Holding the baby

Two photographs of Gareth (that\'s whose blog this is) holding his nephew Owen -- a baby.
Self-portrait of Gareth with Owen. Twice.

Yesterday I travelled down to Selkirk for my Mum’s cousin Jasmine’s 75th birthday. It was a great family event, attended by a great family. I do love our family get-togethers: there is usually a lot of laughter.

As a surprise my brother Eddie and his wife Rebecca and son Owen came down just in time for birthday cake! It was lovely (that they came down, I mean, although the cake was okay too) as it was the first time that most of the family had seen Owen. Which is fair enough, as he was only two weeks old yesterday. Wow! a fourteen day old human being!

After the party, back at Mum’s, I “got a hold” which is where I took the self-portrait photos above — since no one else was taking a photo of us!

And then I managed to send him to sleep (below) singing made-up-lyrics to a tune from the film Shrek:

Baby Owen asleep in Gareth\'s arms.
Look how tiny his hands look compared with mine. (Photo by my sister Jenni.)

It was a game that we’d come up with on Thursday night when Jane and I visited Eddie and Rebecca, and where Jane cooked them dinner. As soon as I had finished dessert Eddie handed me Owen so that he could tuck in with more than just one hand.

Standing in the middle of the kitchen, gently bouncing Owen and trying to keep him amused, Eddie suddenly leapt at me with the challenge, “Sing him the first song that comes into your head NOW!”

Have any of you heard the lullaby version of Angel of Death by American thrash band Slayer? Just goes to show, it’s not what you sing, it’s how you sing it! (Incidentally, Tori Amos‘s version of Slayer’s Reign In Blood is quite, quite special. If you’re into dirge-like piano pieces overlaid with haunting female vocals. Hunt it out on iTunes.)

I also discovered that the opening lyrics for Queen‘s Bohemian Rhapsody take on a totally different feel when you’re singing it gently as a lullaby to a baby. Especially these lines:

Mama, life had just begun,
But now I’ve gone and thrown it all away,
Mama ooooooh,
Didn’t mean to make you cry,
If I’m not back again this time tomorrow,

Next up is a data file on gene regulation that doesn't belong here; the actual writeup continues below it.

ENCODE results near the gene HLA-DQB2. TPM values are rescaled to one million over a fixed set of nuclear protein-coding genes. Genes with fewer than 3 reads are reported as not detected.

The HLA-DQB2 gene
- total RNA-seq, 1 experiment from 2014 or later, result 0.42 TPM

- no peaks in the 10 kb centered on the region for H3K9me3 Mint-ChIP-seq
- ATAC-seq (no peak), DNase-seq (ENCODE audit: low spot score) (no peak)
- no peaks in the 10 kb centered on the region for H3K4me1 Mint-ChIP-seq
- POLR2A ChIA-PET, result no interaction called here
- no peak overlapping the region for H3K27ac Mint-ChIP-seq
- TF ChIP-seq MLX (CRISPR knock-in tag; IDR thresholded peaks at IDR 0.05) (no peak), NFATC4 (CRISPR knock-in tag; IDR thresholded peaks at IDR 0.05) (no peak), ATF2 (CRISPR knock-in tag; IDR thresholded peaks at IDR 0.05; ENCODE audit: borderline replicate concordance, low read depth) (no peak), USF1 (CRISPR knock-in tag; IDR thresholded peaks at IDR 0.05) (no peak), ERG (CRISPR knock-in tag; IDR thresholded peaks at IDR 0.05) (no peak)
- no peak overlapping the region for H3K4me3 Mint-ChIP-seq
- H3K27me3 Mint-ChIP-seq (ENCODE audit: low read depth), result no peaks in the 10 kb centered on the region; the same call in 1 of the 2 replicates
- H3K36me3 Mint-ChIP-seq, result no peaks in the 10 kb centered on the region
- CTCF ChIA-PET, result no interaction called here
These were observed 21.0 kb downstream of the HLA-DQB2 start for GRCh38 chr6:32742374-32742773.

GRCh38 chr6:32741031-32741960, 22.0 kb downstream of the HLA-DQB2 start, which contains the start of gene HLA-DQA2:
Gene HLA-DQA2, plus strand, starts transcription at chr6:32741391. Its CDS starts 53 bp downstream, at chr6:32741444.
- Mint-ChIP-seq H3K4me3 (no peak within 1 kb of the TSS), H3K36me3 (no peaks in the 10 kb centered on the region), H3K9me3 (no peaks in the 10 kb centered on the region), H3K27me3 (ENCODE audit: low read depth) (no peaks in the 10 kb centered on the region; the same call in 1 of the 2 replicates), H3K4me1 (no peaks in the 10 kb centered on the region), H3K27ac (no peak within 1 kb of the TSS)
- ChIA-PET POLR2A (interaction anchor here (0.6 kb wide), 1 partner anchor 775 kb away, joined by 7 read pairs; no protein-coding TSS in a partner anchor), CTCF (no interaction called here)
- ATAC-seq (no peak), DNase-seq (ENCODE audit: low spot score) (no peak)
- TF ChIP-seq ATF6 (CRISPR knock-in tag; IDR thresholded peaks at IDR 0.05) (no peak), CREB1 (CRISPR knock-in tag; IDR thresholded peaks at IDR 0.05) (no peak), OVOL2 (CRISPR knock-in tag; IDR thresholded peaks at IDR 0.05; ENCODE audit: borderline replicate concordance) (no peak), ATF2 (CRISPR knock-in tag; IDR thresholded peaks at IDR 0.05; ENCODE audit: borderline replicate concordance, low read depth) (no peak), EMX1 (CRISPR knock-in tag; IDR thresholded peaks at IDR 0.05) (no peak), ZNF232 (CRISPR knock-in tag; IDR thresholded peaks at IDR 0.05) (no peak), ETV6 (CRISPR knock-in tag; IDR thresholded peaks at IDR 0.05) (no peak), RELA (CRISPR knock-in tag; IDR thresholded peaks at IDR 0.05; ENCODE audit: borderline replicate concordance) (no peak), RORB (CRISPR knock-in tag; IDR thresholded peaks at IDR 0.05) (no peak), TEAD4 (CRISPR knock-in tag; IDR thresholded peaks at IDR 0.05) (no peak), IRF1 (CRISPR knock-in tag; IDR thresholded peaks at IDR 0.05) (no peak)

Carry on, carry on, as if nothing really matters,

Too late, my time has come,
Sends shivers down my spine,
Body’s aching all the time,
Goodbye everybody I’ve got to go,
Gotta leave you all behind and face the truth,
Mama Ooooooh
I don’t want to die,
I sometimes wish I’d never been born at all…

It was at that point I went back to nonsense lyrics to a tune from Shrek. I’ll have to see if I can still find my comedy Shrek ears, I can see that this is going to be a regular gig.

Could this be a typical Sunday evening?

Inside of a cinema, showing seats and a screen
What we didn’t see this evening!

Hey, churchy people of the internet! Have you ever wondered what unchurchy people do on a Sunday evening who don’t have to sit in a cold building on a hard pew and listen to 1929-style Choral Evensong? Jane and I did some research this evening and found out. Obviously this report is based on only two people’s experience on one Sunday evening, and while you couldn’t exactly class it as scientific I don’t think it’s any less significant. Here’s what people do on a Sunday evening when they don’t have church to go to:

We decided that we wanted to do something special but also a little ‘escapist’ for the evening, and given that we’ve loaned our Harry Houdini Set to some friends that obviously was out.

“What about the cinema?” I suggested.

Jane looked up our local cinemas on the World Wide Web. But we couldn’t find them: our cinemas are nearer than that. So she looked them up on the Local Wide Web and sure enough there they were.

The only thing that grabbed my attention was the Steve Cougan and Rob Brydon film A Cock and Bull Story, which was on at the Vue cinema at the Omni Centre. My cousin Alan recommeneded it when I saw him yesterday.

So we jumped in the car and drove down to the top of Leith Walk, which co-incidentally is where the Omni Centre is located. We stood in the queue, soon reaching the front.

“Next please!” shouted the sales assistant behind the perspex.

“One and a student for A Cock And Bull Story,” I asked, somehow managing to pronounce the title of the film in italics.

“There are no student discounts on that film,” the assistant said, “it’s only on in the Gold Class screen, I’m afraid,” he said.

“Don’t be afraid,” I reassured him.

“What?” he asked, a little confused.

“I said, ‘Don’t be afraid.'”

He just looked at me.

“Right, well, that’s fine then,” I said. “Gold Class it is.”

“The tickets are £8.95 each,” he said.

“WHAT?!” said I.

What?! indeed. Jane agreed with my ‘WHAT?!’ and we walked back to the car. “Our lunch didn’t cost that much,” she said. So we just drove home. The long way. Via Leith.

But don’t feel sorry for us, because now we know that there must be thousands, if not hundreds, of people who face that level of disappointment each and every Sunday evening.